The Motley Fool

Death Of The ‘Big Shop’ Is Killing Supermarkets

The content of this article was relevant at the time of publishing. Circumstances change continuously and caution should therefore be exercised when relying upon any content contained within this article.

As a child, I hated Saturday mornings, as my parents hauled me away from Tiswas to do the big weekly supermarket shop. Kids today have it easy, because half of Britons no longer do a ‘Big Shop’ for the weekly groceries, buying products as and when they need them instead. That’s great news for boys and girls, but it’s yet more bad news for Tesco (LSE: TSCO) and J Sainsbury (LSE: SBRY) (NASDAQOTH: JSAIY.US).

The concept of the weekly grocery shop is a dying trend, according to new research from More than three-quarters say we used to do it, now it is less than half. It’s no coincidence that supermarkets have suffered a decline at the same time.

5 Stocks For Trying To Build Wealth After 50

Markets around the world are reeling from the coronavirus pandemic… and with so many great companies trading at what look to be ‘discount-bin’ prices, now could be the time for savvy investors to snap up some potential bargains.

But whether you’re a newbie investor or a seasoned pro, deciding which stocks to add to your shopping list can be a daunting prospect during such unprecedented times.

Fortunately, The Motley Fool UK analyst team have short-listed five companies that they believe STILL boast significant long-term growth prospects despite the global upheaval…

We’re sharing the names in a special FREE investing report that you can download today. And if you’re 50 or over, we believe these stocks could be a great fit for any well-diversified portfolio.

Click here to claim your free copy now!

Tesco To Go

Drawing up a lengthy shopping list and spending the best part of an hour mooching around the supermarket aisles does seem a slightly old-fashioned thing to do. It takes forward planning and effort, and more and more of us aren’t up for that. It seems quicker and easier to pop into your local Tesco Express, Sainsbury’s Local or any other handy convenience store, to pick up a pint of milk, bottle of plonk and authentic wood-fired pizza. To a degree, Tesco and Sainsbury’s do benefit from this, as they roll out their branded corner shops across the country. But too much of the money leaks elsewhere.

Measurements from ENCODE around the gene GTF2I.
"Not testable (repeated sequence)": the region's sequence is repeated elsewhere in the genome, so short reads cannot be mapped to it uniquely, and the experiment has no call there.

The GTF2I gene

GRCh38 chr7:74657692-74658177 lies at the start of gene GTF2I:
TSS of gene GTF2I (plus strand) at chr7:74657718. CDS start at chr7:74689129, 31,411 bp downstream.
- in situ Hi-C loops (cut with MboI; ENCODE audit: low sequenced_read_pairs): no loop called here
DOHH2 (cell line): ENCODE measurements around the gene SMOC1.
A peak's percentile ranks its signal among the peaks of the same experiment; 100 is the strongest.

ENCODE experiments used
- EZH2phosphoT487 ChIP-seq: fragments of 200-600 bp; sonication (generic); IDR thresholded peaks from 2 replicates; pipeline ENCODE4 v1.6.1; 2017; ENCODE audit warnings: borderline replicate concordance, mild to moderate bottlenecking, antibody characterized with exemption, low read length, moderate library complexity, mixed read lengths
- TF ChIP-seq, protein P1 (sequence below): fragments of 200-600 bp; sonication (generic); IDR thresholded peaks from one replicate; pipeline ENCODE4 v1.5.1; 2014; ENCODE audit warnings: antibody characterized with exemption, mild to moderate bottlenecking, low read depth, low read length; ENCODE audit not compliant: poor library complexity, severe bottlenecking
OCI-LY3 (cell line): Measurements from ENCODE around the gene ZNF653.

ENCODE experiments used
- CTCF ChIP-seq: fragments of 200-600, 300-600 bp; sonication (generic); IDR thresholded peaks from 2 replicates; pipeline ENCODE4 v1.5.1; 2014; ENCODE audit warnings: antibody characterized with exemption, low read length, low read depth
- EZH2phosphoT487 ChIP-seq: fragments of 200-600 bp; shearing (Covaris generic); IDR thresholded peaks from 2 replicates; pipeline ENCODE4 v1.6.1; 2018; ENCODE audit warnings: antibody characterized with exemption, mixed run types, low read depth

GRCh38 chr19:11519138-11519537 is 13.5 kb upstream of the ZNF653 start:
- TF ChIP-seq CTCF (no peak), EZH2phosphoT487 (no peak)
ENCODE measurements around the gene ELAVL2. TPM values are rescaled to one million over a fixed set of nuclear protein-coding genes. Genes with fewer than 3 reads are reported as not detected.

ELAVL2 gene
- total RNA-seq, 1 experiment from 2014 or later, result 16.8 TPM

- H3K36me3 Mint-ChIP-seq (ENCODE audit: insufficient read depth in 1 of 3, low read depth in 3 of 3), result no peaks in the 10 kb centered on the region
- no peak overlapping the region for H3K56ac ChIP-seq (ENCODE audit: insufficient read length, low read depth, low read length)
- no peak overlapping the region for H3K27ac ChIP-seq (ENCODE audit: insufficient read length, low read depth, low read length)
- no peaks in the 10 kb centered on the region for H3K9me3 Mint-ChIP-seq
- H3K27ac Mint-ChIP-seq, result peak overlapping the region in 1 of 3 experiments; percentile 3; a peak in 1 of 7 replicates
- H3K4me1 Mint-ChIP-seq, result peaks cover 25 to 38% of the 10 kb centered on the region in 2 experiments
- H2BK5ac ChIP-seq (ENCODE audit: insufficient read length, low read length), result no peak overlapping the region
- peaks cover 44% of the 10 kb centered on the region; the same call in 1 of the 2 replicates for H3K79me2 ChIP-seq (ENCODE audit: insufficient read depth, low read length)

Those consumers who continue to plan their big weekly shop are likely to be more money conscience, and head for those two market-share grabbers Aldi and Lidl. Or they key in their online shopping list on a website such as, to see where their shopping basket is cheapest today. There is no loyalty any more. But this isn’t the only reason Tesco and Sainsbury’s are finding the going so hard. 

Big Shop Dropped

Tesco has completely lost its sense of direction. Its disastrous plans for world domination sapped its confidence, and distracted it from the all-important home front. It lost the electronic products war to Amazon and is now banking on cosy artisan coffee shops to win back its disillusioned customers. Recent price cuts don’t seem to have done the job, shoppers say Tesco still looks expensive. I think they’re being harsh, but perceptions are hard to change.

Wednesday’s reported 3.8% drop in like-for-like sales is the worst in 40 years, upping the pressure on chief executive Philip Clarke. He said the sector is going through “intense transformation”. He’s right, and Tesco is on the receiving end of it.

Sainsbury’s retains the ability to spring positive surprises. Its full-year results showed a 0.2% increase in same-store sales for the year. That is a decent performance, with the market growing at its slowest rate in nearly 10 years. I was glad to see management hike the dividend 3.6% to 17.3p. It has also shown the good sense to sidestep the self-defeating price war, at least so far. Sainsbury’s remains the best bet in a troubled sector, despite chief executive Justin King’s departure.

You can’t complain about these prices: Tesco is trading at just 9.3 times earnings, Sainsbury’s is at 10.2 times earnings. Their yields are thick and juicy, at 4.96% and 5.18% respectively. Yet both have been a poor long-term investment. Over five years, the Tesco share price is down 17%. Sainsbury’s is up, just, at 3.66%. Will the next five years be better? I have my doubts. For the major supermarkets, the big shop could be over.

One Killer Stock For The Cybersecurity Surge

Cybersecurity is surging, with experts predicting that the cybersecurity market will reach US$366 billion by 2028more than double what it is today!

And with that kind of growth, this North American company stands to be the biggest winner.

Because their patented “self-repairing” technology is changing the cybersecurity landscape as we know it…

We think it has the potential to become the next famous tech success story.

In fact, we think it could become as big… or even BIGGER than Shopify.

Click here to see how you can uncover the name of this North American stock that’s taking over Silicon Valley, one device at a time…

Harvey doesn't own shares in any company mentioned in this article. The Motley Fool owns shares in Tesco.

Our 6 'Best Buys Now' Shares

Renowned stock-picker Mark Rogers and his analyst team at The Motley Fool UK have named 6 shares that they believe UK investors should consider buying NOW.

So if you’re looking for more stock ideas to try and best position your portfolio today, then it might be a good day for you. Because we're offering a full 33% off your first year of membership to our flagship share-tipping service, backed by our 'no quibbles' 30-day subscription fee refund guarantee.

Simply click below to discover how you can take advantage of this.